A. Summary Judgment


Holland contends the district court should not have relied on Stakemiller's deposition in ruling on the motion for summary judgment because the deposition was inadmissible at trial. However, a deposition need not be admissable at trial in order to be properly considered in opposition to a motion for summary judgment. The Federal Rules specifically allow depositions to be used in opposition to motions for summary judgment, Fed.R.Civ.Pro. 56(e), and "[a] deposition is at least as good as an affidavit and should be usable whenever an affidavit would be permissible, even though the conditions of the rule on use of a deposition at trial are not satisfied." Wright & Miller, Federal Practice and Procedure § 2142 (1970) (footnote omitted); see also Hoover v. Switlik Parachute Co., 663 F.2d 964, 966-67 (9th Cir.1981). We have examined Stakemiller's deposition and find it raises sufficient questions of material fact to prevent entry of summary judgment in Holland's favor.


Holland concedes that, under certain circumstances, a deposition that is inadmissable at trial might qualify as an affidavit for purposes of supporting or opposing a motion for summary judgment. He contends, however, that Stakemiller's deposition fails to qualify as an affidavit because it was not signed and notarized. We decline to address this issue because it was raised for the first time on appeal; we generally do not discuss issues that are not raised initially before the district court, Jones v. Lockhart, 851 F.2d 1115, 1116 (8th Cir.1988) (per curiam), and Holland's argument at this late stage in the proceedings has not been made with the "reasonable promptness" required by the Federal Rules. Fed.R.Civ.Pro. 32(d)(4).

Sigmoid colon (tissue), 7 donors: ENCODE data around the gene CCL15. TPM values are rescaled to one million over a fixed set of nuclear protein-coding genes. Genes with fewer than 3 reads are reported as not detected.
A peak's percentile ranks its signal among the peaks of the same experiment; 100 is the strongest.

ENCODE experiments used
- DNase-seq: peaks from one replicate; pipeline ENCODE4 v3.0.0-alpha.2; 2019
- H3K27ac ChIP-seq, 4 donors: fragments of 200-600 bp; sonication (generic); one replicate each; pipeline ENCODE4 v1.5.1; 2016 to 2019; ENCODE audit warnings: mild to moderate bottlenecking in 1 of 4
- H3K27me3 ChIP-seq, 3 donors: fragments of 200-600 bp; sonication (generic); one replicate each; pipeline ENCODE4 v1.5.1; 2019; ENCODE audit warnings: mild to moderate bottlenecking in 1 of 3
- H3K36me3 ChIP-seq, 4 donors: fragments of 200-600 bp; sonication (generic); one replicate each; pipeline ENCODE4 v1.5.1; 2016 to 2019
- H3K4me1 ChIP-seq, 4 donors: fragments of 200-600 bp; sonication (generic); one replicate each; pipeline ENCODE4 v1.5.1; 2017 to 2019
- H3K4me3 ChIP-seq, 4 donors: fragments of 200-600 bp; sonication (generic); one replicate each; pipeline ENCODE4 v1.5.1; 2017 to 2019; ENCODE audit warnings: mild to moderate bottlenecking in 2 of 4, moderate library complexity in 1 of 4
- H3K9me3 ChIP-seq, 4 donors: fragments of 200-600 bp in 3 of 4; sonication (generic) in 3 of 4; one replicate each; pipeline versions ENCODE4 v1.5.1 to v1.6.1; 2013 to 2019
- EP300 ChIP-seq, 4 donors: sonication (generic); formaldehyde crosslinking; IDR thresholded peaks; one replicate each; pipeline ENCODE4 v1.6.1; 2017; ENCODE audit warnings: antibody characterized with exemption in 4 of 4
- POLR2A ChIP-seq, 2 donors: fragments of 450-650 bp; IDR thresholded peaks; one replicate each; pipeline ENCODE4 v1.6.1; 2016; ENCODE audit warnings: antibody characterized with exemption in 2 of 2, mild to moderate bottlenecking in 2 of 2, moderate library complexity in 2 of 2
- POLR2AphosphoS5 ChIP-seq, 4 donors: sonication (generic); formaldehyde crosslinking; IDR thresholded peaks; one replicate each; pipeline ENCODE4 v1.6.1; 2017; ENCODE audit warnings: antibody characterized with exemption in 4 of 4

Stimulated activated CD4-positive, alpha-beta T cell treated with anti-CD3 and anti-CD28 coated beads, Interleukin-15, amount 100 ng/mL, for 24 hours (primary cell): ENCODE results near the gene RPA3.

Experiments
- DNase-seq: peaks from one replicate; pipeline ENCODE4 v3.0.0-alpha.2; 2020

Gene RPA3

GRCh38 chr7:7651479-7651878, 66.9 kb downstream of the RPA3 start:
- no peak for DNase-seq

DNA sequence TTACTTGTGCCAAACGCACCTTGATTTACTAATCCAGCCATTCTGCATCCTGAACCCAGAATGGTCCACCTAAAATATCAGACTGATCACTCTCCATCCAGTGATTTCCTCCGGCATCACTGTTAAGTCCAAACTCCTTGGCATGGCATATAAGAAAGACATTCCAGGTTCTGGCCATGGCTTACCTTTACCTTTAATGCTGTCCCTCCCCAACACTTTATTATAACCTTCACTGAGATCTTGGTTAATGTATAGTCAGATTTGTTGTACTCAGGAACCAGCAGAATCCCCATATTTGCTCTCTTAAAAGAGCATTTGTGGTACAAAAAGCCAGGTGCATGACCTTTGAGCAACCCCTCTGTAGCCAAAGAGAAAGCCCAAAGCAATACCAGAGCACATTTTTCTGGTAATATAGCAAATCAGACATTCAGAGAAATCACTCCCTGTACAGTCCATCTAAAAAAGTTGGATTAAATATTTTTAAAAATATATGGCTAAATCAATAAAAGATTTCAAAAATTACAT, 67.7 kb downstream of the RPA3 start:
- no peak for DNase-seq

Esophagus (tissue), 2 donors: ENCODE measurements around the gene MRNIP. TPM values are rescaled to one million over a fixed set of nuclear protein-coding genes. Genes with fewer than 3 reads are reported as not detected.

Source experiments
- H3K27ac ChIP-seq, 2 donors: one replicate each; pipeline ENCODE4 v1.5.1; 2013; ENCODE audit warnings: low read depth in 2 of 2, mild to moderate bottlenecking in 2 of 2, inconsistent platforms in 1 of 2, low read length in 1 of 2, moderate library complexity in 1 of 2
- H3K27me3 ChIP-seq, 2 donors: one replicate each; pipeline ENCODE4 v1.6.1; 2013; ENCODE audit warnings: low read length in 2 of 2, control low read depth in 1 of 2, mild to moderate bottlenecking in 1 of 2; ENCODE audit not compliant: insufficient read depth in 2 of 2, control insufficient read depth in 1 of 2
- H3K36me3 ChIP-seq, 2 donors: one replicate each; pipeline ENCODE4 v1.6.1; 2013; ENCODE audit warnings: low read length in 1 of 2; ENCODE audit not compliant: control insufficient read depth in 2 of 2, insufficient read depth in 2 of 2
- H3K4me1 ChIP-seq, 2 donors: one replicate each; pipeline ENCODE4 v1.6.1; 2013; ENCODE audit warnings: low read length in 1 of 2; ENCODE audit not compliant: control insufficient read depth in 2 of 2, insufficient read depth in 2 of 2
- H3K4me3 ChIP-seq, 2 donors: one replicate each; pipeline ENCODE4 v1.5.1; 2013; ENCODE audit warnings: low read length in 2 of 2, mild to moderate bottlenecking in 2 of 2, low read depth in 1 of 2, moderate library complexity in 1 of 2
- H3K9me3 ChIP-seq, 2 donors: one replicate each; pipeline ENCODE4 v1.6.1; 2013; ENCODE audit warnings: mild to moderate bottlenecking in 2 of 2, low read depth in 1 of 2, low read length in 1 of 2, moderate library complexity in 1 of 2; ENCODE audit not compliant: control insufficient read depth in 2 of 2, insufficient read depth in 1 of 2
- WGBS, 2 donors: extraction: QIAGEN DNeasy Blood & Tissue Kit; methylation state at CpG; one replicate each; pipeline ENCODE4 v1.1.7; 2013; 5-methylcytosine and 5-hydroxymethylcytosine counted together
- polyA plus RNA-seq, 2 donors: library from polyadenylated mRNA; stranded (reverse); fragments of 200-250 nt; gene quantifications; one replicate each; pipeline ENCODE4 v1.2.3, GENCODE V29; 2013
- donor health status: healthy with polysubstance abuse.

B. Sufficiency of the Evidence

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RICO provides a civil cause of action to those who are injured by activities violative of 18 U.S.C. § 1962 (1988). 18 U.S.C. § 1964(c) (1988) provides for "threefold damages and costs, including a reasonable attorney's fee." Section 1962(c) prohibits any person "associated with any enterprise engaged in, or the activities of which affect, interstate or foreign commerce, to conduct or participate, directly or indirectly, in the conduct of such enterprise's affairs through a pattern of racketeering activity...." A pattern of racketeering activity requires two or more violations of certain specified state or federal crimes, id. § 1961(5), including wire fraud and mail fraud. Id. § 1961(1).